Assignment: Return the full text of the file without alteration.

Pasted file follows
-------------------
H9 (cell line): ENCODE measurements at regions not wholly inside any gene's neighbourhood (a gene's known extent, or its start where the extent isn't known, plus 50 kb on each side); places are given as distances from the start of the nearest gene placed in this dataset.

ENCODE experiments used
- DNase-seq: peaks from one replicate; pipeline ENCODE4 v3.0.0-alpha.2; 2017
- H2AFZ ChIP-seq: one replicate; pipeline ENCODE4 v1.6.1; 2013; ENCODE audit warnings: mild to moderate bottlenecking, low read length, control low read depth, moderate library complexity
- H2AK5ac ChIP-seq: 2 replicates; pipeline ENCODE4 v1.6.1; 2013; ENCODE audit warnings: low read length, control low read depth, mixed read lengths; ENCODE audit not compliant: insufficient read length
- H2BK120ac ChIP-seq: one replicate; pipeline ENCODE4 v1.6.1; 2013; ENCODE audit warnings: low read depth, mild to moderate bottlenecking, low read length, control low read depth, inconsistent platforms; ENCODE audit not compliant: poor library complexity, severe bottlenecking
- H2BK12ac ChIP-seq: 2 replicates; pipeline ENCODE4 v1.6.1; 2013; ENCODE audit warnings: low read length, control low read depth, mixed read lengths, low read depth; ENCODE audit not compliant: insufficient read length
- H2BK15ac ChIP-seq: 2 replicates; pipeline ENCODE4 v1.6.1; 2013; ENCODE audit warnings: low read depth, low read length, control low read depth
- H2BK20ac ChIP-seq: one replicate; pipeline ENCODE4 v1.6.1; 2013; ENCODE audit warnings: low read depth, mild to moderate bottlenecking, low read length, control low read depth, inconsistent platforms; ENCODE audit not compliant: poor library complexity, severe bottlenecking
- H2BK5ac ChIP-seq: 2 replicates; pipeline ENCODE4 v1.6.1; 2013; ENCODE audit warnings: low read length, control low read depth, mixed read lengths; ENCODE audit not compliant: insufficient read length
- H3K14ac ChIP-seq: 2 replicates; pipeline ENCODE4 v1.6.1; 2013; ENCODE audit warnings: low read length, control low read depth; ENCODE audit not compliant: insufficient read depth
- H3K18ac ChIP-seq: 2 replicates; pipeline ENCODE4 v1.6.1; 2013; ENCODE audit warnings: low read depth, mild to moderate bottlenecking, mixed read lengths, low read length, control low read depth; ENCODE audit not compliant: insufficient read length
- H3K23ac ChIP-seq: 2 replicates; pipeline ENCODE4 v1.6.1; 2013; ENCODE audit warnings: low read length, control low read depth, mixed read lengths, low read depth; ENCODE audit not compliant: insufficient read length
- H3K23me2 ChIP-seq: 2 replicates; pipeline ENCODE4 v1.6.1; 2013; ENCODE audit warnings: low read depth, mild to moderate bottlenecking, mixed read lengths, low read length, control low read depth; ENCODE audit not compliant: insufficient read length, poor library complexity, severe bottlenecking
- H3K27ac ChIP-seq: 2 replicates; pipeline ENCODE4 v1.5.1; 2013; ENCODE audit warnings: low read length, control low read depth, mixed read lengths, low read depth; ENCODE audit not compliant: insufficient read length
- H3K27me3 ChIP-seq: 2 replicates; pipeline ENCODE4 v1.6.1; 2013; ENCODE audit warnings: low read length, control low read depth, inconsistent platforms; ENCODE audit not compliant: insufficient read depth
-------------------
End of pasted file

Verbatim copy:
H9 (cell line): ENCODE measurements at regions not wholly inside any gene's neighbourhood (a gene's known extent, or its start where the extent isn't known, plus 50 kb on each side); places are given as distances from the start of the nearest gene placed in this dataset.

ENCODE experiments used
- DNase-seq: peaks from one replicate; pipeline ENCODE4 v3.0.0-alpha.2; 2017
- H2AFZ ChIP-seq: one replicate; pipeline ENCODE4 v1.6.1; 2013; ENCODE audit warnings: mild to moderate bottlenecking, low read length, control low read depth, moderate library complexity
- H2AK5ac ChIP-seq: 2 replicates; pipeline ENCODE4 v1.6.1; 2013; ENCODE audit warnings: low read length, control low read depth, mixed read lengths; ENCODE audit not compliant: insufficient read length
- H2BK120ac ChIP-seq: one replicate; pipeline ENCODE4 v1.6.1; 2013; ENCODE audit warnings: low read depth, mild to moderate bottlenecking, low read length, control low read depth, inconsistent platforms; ENCODE audit not compliant: poor library complexity, severe bottlenecking
- H2BK12ac ChIP-seq: 2 replicates; pipeline ENCODE4 v1.6.1; 2013; ENCODE audit warnings: low read length, control low read depth, mixed read lengths, low read depth; ENCODE audit not compliant: insufficient read length
- H2BK15ac ChIP-seq: 2 replicates; pipeline ENCODE4 v1.6.1; 2013; ENCODE audit warnings: low read depth, low read length, control low read depth
- H2BK20ac ChIP-seq: one replicate; pipeline ENCODE4 v1.6.1; 2013; ENCODE audit warnings: low read depth, mild to moderate bottlenecking, low read length, control low read depth, inconsistent platforms; ENCODE audit not compliant: poor library complexity, severe bottlenecking
- H2BK5ac ChIP-seq: 2 replicates; pipeline ENCODE4 v1.6.1; 2013; ENCODE audit warnings: low read length, control low read depth, mixed read lengths; ENCODE audit not compliant: insufficient read length
- H3K14ac ChIP-seq: 2 replicates; pipeline ENCODE4 v1.6.1; 2013; ENCODE audit warnings: low read length, control low read depth; ENCODE audit not compliant: insufficient read depth
- H3K18ac ChIP-seq: 2 replicates; pipeline ENCODE4 v1.6.1; 2013; ENCODE audit warnings: low read depth, mild to moderate bottlenecking, mixed read lengths, low read length, control low read depth; ENCODE audit not compliant: insufficient read length
- H3K23ac ChIP-seq: 2 replicates; pipeline ENCODE4 v1.6.1; 2013; ENCODE audit warnings: low read length, control low read depth, mixed read lengths, low read depth; ENCODE audit not compliant: insufficient read length
- H3K23me2 ChIP-seq: 2 replicates; pipeline ENCODE4 v1.6.1; 2013; ENCODE audit warnings: low read depth, mild to moderate bottlenecking, mixed read lengths, low read length, control low read depth; ENCODE audit not compliant: insufficient read length, poor library complexity, severe bottlenecking
- H3K27ac ChIP-seq: 2 replicates; pipeline ENCODE4 v1.5.1; 2013; ENCODE audit warnings: low read length, control low read depth, mixed read lengths, low read depth; ENCODE audit not compliant: insufficient read length
- H3K27me3 ChIP-seq: 2 replicates; pipeline ENCODE4 v1.6.1; 2013; ENCODE audit warnings: low read length, control low read depth, inconsistent platforms; ENCODE audit not compliant: insufficient read depth